Roads will be safe for the holidays, authorities predict

Weather can change quickly

Authorities are predicting safe travels throughout Washington this holiday season.

According to AAA, a record breaking 112.5 million Americans are expected to travel during the winter holidays, with more than 90 percent choosing to travel by car. However, numerous weather conditions pose a challenge to travellers going by car.

The National Weather Service (NWS) issued a high wind warning on Dec. 20 for areas along the Puget Sound and the greater Seattle area.Strong winds have caused frequent road closures throughout Western Washington due to falling trees and power outages.

Despite the strong recent winds, Jeff Michalski, a meteorologist for the National Weather Service, said there were no dangerous weather systems in the lowlands area, with a dry weather forecast for the next few days, followed by a rainy system moving in on Sunday.

Washington State Patrol also is advising that in the event of a power outage, drivers should treat darkened traffic lights as a four-way stop.

Michalski said there is a chance for snow in the mountains around Snoqualmie Pass, but there is little chance of snow in the lowlands.

However, conditions could change on a dime. Ally Barrera, spokesperson for the Washington State Department of Transportation urged travellers to check the department’s website and to stay up-to-date on road conditions.

“It’s all about being prepared, making sure you’re in the know before you head out,” Barrera said. Barrera also is reminding drivers to put on snow chains when directed to do so or risk a $500 fine from the Washington State Patrol.

Construction should not be a problem for holiday travelers. Barrera said construction sites are suspended throughout the winter, though the volume of travellers on the road could still pose a challenge.

Many counties in Washington are experiencing their own share of troubles. The NWS issued a special weather statement today cautioning residents that increased rainfall in weeks prior has increased the likelihood of landslides occurring around the Puget Sound, with landslides already reported in both Grays Harbor and Lewis counties. However, Michalski said the chance of a landslide occurring in the lowlands around the greater Seattle area are slim.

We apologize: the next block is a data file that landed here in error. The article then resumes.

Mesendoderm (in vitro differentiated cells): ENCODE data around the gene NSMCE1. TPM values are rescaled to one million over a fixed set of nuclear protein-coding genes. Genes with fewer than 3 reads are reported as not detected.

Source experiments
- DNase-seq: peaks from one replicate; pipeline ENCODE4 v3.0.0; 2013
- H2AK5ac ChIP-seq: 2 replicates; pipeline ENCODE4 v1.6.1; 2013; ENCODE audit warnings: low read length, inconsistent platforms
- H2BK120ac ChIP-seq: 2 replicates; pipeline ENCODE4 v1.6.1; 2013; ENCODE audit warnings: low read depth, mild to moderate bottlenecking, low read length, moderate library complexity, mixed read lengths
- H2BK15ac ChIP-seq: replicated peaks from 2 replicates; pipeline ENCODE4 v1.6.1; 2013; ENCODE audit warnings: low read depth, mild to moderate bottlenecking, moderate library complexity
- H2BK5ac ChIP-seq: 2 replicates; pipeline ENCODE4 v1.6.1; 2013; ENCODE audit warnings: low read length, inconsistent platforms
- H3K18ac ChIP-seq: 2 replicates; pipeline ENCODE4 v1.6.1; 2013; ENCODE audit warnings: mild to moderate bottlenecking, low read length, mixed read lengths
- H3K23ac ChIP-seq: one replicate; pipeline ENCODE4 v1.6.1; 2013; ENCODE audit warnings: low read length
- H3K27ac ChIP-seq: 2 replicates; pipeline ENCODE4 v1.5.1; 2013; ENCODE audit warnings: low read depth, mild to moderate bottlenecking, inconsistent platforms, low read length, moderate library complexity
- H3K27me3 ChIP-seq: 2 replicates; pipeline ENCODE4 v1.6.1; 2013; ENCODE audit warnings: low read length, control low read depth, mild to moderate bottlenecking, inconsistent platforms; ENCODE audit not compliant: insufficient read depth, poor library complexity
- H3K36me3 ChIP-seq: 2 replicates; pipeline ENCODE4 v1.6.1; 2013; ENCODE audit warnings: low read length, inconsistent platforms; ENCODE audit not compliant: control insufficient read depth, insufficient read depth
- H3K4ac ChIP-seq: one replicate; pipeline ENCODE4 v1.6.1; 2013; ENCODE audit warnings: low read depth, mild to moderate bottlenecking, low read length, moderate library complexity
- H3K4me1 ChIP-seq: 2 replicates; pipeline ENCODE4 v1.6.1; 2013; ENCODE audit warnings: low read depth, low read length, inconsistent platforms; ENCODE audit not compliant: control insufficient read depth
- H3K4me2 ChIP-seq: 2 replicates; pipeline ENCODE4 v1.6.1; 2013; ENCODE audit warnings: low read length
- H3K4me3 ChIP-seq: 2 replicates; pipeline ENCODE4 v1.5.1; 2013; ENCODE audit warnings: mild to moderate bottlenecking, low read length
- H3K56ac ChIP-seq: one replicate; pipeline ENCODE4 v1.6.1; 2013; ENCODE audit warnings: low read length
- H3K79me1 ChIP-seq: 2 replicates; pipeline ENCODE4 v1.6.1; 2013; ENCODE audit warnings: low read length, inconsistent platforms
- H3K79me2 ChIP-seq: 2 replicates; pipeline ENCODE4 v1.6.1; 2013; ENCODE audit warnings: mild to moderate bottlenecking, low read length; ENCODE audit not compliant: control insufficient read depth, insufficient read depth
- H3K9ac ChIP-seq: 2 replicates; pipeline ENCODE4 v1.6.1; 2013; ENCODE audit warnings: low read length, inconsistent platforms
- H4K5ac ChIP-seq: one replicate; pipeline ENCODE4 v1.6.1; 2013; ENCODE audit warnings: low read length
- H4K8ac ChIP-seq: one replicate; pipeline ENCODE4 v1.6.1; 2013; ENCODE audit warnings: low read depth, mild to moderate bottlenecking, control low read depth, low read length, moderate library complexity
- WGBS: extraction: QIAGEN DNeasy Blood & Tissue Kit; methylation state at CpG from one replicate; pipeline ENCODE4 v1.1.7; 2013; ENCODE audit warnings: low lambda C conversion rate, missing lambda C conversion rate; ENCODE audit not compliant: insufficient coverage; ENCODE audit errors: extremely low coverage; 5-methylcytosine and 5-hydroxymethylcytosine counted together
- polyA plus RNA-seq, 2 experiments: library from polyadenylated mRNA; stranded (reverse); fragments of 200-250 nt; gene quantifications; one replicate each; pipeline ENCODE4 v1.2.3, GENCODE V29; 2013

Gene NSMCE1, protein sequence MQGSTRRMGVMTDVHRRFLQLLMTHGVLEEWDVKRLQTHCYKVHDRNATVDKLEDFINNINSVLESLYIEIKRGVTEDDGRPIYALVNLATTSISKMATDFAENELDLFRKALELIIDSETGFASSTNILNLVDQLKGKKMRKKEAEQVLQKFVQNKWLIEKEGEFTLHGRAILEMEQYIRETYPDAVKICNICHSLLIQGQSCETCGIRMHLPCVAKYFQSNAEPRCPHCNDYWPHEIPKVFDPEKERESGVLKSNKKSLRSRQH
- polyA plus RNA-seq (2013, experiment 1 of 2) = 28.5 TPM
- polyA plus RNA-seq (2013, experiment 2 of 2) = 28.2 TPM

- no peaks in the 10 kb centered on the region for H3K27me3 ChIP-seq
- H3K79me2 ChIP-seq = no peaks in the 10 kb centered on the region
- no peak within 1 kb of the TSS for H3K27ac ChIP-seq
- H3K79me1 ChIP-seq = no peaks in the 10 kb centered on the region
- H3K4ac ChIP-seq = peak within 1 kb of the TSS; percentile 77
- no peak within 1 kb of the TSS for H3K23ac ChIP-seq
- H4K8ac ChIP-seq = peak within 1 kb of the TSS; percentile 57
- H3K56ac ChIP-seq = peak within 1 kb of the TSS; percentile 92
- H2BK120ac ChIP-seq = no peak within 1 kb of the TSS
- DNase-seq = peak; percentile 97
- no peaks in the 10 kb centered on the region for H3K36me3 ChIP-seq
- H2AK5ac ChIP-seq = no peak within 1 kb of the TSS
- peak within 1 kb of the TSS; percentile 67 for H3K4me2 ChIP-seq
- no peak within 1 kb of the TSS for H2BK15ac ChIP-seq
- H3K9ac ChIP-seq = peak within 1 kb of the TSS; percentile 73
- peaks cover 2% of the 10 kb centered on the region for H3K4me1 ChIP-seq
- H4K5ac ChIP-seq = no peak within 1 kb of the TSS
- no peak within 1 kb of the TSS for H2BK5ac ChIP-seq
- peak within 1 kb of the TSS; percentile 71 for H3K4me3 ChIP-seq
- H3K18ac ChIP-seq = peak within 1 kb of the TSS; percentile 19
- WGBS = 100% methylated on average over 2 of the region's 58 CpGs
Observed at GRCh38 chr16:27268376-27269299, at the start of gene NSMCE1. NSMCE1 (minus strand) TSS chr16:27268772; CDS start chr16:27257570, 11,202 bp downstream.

Here on the Eastside, The NWS predicts a chance of showers, mostly cloudy, with a high in the mid 40s and a low in the mid 30s on Christmas day.

More in News

A cougar was captured by security footage on Aug. 5. Photo courtesy of City of Mercer Island
City: No new cougar reports as of Aug. 16

People called in to report having heard and maybe even seen the animal, but few reports are confirmed.

Image by Google Maps
Ellis Pond small cell tower relocates

The developer will instead apply to install the tower on an existing utility pole.

Photo courtesy Sally McLaughlin
                                Dr. David Frank Wolter.
Mercer Island’s Dr. Wolter dies at the age of 95

David Frank Wolter delivered over 7,000 babies in his career as OB-GYN.

Photo courtesy of MIYFS Facebook
                                Mercer Island Youth and Family Services received a 4-yer grant prevention grant from the U.S. Dept. of Health and Human Services, Substance Abuse and Mental Health Services.
MIYFS receives 4-year prevention grant

The $48,500 per year will be used for the ongoing work to reduce binge and heavy-drinking rate of Island Youth.

Photo courtesy of City of Mercer Island
                                A cougar was captured by security footage on Aug. 5.
WDFW: Mercer Island cougar sighting ‘not unheard of’

The animal has not been spotted since the initial report was made

Stephanie Quiroz/staff photos
                                Covenant Living at the Shores residents and staff with Ageless Aviation pilot and team at the Renton Municipal Airport on Aug. 12.
Covenant Living at the Shores Residents take flight

Tom Norris, Sid Boegl, Doug Wilkinson, and Jack Nelson take flight in a 1942 Boeing Stearman.

The map shows ten areas of Mercer Island that require critical infrastructure and resources, should a natural disaster occur. Photo courtesy of the city of Mercer Island
Preparing for “the really big one” in a city surrounded by water

The Regional Hazard Mitigation Plan covers nearly 60 planning partners, including Mercer Island.

Most Read